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8/21/2013

Running the Grand Canyon

UPDATE: Coincidentally, an article at Running Times about running the Grand Canyon was posted on the same day that I originally published this post. The article, which discusses how to protect the Grand Canyon trails, can be found here.

Before traveling to Colorado for three weeks of training, I spent about three weeks training in Flagstaff.  Since the Grand Canyon is a mere 80 miles from Flagstaff, Brian Condon, who I was training with in Flagstaff, and I took the opportunity to run the canyon, leaving at around 4:30 on the morning of August 3rd.

There are a few different options when it comes to running the Grand Canyon. The classic routes are known as the rim-to-rim (R2R) and the rim-to-rim-to-rim (R2R2R). Both routes use the South Kaibab and North Kaibab trails. Typically, runners will begin at the South rim of the canyon (6,800') before running to the North rim of the canyon (8,000'). Again, standardly, the route follows the South Kaibab Trail (about 6.5 miles) down to the Colorado River, where runners cross the Black Bridge, pass through Phantom Ranch, and then proceed up the North Kaibab Trail (about 14 miles). The R2R effort ends at the top of the North rim after around 20.5 miles; the R2R2R effort begins and ends at the South rim after around 41 miles. A fairly detailed and useful account of these routes can be found here.

Alternatively, runners can use the so-called Grand Canyon Highway: the Bright Angel Trail. This ~8 mile trail begins at the South rim (6,800') and ends at the Colorado River (2,400'); from there, runners continue along the River Trail for just shy of two miles, cross the Silver Bridge, and find the North Kaibab Trail after passing through Phantom Ranch (a R2R effort using this route consists of around 23 miles, while a R2R2R route totals around 46 miles).

Grandview Trail is a third running option in the Grand Canyon, although it is both steeper and more technical than the previously mentioned trails; moreover, it is not used, to my knowledge, for any rim-to-rim efforts in the Grand Canyon.

There are a number of other trails in the Grand Canyon, and the names of the extant trails can be found here.

Running the Grand Canyon has become, without surprise, a popular event for ultrarunners, especially those fond of Fastest Known Time (FKT) attempts, like Jason Wolfe, although plenty of ultra folks will visit the Canyon simply to run leisurely, like Ian Sharman.

In the summer, water is fairly accessible (more so on the Bright Angel Trail) along the trails, and one can begin an attempt at the R2R, R2R2R, or any sundry miles of trails, without all the necessary water.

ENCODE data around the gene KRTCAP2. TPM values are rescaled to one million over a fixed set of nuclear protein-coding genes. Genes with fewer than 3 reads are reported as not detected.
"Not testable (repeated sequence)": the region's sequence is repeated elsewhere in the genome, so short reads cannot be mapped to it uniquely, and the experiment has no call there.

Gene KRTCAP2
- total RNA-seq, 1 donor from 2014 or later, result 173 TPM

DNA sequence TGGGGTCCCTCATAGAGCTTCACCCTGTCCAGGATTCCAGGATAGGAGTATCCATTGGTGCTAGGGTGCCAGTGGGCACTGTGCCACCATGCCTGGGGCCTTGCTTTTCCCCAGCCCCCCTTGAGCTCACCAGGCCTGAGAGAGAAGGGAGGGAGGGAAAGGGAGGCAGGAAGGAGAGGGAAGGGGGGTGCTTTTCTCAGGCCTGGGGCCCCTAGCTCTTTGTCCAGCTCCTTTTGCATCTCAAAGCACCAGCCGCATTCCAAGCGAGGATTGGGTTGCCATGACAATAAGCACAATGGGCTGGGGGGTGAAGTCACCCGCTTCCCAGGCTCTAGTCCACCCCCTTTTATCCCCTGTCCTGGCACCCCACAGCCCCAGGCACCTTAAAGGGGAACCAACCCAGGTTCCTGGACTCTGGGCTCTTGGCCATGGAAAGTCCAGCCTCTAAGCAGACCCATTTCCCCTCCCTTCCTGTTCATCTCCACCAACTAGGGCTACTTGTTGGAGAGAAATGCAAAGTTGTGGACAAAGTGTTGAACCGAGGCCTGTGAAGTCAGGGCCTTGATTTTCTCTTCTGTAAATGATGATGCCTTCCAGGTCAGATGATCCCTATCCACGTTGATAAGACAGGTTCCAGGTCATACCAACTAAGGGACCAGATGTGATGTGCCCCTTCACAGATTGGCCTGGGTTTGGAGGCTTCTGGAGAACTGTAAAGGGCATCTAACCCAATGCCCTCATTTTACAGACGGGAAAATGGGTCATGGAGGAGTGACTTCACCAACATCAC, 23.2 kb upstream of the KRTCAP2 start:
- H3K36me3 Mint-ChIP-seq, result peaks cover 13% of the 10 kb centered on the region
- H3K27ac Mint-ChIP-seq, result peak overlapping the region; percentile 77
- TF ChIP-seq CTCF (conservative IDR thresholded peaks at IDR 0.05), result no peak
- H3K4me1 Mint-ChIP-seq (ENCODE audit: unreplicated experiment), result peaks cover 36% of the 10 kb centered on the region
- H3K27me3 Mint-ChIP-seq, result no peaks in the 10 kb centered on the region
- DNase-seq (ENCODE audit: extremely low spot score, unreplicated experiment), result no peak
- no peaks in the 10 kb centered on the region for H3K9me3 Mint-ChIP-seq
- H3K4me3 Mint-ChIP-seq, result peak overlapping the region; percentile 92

Brian and I, without the logistical prowess to pull off a R2R, and without the desire to run circa forty-one miles for a R2R2R, chose to run down the Bright Angel Trail to Phantom Ranch via the River Trail for a total of about 20 miles (running time: 3hrs:05 -- this excludes several breaks to shoot pictures, a break to refill our water supply, one eating break at the bottom, and one stop to dip in a pool of water at Indian Gardens, which is about 4.5 miles down the Canyon from the South rim).

Here are some brilliant (that is, brilliantly beautiful) pictures from our run (some pictures are Brian's, some my own):

A rather large elk, having a morning stroll.  
An accompanying female elk. 
The sun rising over the Grand Canyon. 
Taking our time to document the scenery.
It was hard not to be excited. 
A view of the South rim along the Bright Angel Trail. 
A look at what was to come. 
More splendid morning views.
About three miles down the canyon.  
Brian and I enjoying ourselves.
Cruisin' down the Canyon. 
A murky Colorado River. 
Another view of the sunrise.
The Colorado River, as seen from the Silver Bridge.
A quick photo on the bridge.
Running back from Phantom Ranch. 
I failed to capture the ensuing ninja kick. 
Heading back up the Canyon as the temperatures rise.
Heck of a view. 
Saving grace at Indian Gardens: a pool of cool water. 
Gaining elevation as the day continues. 
Taking a breather while some horses pass. 
Returning to the top of the South rim. 
Hangin' by the Colorado River.
Myself, gingerly moving across the bridge. 

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